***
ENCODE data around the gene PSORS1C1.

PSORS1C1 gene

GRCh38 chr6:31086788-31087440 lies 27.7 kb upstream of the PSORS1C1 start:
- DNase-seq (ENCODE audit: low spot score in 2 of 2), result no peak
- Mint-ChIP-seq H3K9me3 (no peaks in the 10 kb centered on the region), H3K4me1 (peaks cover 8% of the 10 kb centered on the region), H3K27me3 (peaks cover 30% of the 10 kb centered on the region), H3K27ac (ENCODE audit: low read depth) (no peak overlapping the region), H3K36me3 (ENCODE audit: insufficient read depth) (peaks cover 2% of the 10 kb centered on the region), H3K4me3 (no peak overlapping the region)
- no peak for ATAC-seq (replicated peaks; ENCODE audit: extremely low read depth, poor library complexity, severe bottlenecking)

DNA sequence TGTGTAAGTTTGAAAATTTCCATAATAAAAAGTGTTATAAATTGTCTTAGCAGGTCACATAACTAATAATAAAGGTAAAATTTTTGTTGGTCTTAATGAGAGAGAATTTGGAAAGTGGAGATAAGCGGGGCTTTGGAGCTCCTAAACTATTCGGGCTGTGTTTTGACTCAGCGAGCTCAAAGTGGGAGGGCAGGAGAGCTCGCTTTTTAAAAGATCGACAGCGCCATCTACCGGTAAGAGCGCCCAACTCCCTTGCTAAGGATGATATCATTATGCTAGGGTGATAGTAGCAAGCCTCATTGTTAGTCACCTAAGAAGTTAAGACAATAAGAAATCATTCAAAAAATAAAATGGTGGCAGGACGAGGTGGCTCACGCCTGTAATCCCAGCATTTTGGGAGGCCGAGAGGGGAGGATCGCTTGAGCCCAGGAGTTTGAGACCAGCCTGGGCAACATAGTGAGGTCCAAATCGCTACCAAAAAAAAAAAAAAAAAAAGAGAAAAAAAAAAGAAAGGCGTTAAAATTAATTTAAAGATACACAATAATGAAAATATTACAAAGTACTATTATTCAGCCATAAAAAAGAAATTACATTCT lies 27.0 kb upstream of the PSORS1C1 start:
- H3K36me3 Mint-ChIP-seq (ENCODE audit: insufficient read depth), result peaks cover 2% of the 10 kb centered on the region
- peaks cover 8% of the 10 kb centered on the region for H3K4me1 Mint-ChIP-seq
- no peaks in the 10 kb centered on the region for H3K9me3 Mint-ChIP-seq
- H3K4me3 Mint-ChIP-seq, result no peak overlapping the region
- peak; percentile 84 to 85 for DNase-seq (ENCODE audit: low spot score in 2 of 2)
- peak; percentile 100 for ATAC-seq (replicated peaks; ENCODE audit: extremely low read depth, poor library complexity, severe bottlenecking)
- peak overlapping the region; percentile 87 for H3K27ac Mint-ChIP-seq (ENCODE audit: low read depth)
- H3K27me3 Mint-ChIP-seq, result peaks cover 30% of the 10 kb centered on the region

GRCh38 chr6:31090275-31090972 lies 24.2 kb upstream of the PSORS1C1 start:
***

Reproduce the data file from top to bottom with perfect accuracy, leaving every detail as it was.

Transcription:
ENCODE data around the gene PSORS1C1.

PSORS1C1 gene

GRCh38 chr6:31086788-31087440 lies 27.7 kb upstream of the PSORS1C1 start:
- DNase-seq (ENCODE audit: low spot score in 2 of 2), result no peak
- Mint-ChIP-seq H3K9me3 (no peaks in the 10 kb centered on the region), H3K4me1 (peaks cover 8% of the 10 kb centered on the region), H3K27me3 (peaks cover 30% of the 10 kb centered on the region), H3K27ac (ENCODE audit: low read depth) (no peak overlapping the region), H3K36me3 (ENCODE audit: insufficient read depth) (peaks cover 2% of the 10 kb centered on the region), H3K4me3 (no peak overlapping the region)
- no peak for ATAC-seq (replicated peaks; ENCODE audit: extremely low read depth, poor library complexity, severe bottlenecking)

DNA sequence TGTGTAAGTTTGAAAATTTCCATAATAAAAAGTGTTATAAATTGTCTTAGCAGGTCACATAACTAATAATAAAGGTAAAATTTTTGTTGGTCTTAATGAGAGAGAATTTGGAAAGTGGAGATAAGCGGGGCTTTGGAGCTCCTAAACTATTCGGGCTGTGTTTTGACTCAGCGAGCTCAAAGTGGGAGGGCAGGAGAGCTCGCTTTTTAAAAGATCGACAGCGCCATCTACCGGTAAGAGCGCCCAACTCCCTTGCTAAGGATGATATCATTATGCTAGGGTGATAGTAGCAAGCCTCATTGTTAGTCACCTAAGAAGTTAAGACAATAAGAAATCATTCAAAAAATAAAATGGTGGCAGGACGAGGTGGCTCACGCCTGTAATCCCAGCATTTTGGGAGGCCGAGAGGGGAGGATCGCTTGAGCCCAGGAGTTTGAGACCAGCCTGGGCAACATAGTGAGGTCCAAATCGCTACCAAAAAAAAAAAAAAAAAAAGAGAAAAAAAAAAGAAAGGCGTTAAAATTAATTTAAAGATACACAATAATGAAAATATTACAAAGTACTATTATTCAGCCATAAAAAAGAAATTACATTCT lies 27.0 kb upstream of the PSORS1C1 start:
- H3K36me3 Mint-ChIP-seq (ENCODE audit: insufficient read depth), result peaks cover 2% of the 10 kb centered on the region
- peaks cover 8% of the 10 kb centered on the region for H3K4me1 Mint-ChIP-seq
- no peaks in the 10 kb centered on the region for H3K9me3 Mint-ChIP-seq
- H3K4me3 Mint-ChIP-seq, result no peak overlapping the region
- peak; percentile 84 to 85 for DNase-seq (ENCODE audit: low spot score in 2 of 2)
- peak; percentile 100 for ATAC-seq (replicated peaks; ENCODE audit: extremely low read depth, poor library complexity, severe bottlenecking)
- peak overlapping the region; percentile 87 for H3K27ac Mint-ChIP-seq (ENCODE audit: low read depth)
- H3K27me3 Mint-ChIP-seq, result peaks cover 30% of the 10 kb centered on the region

GRCh38 chr6:31090275-31090972 lies 24.2 kb upstream of the PSORS1C1 start: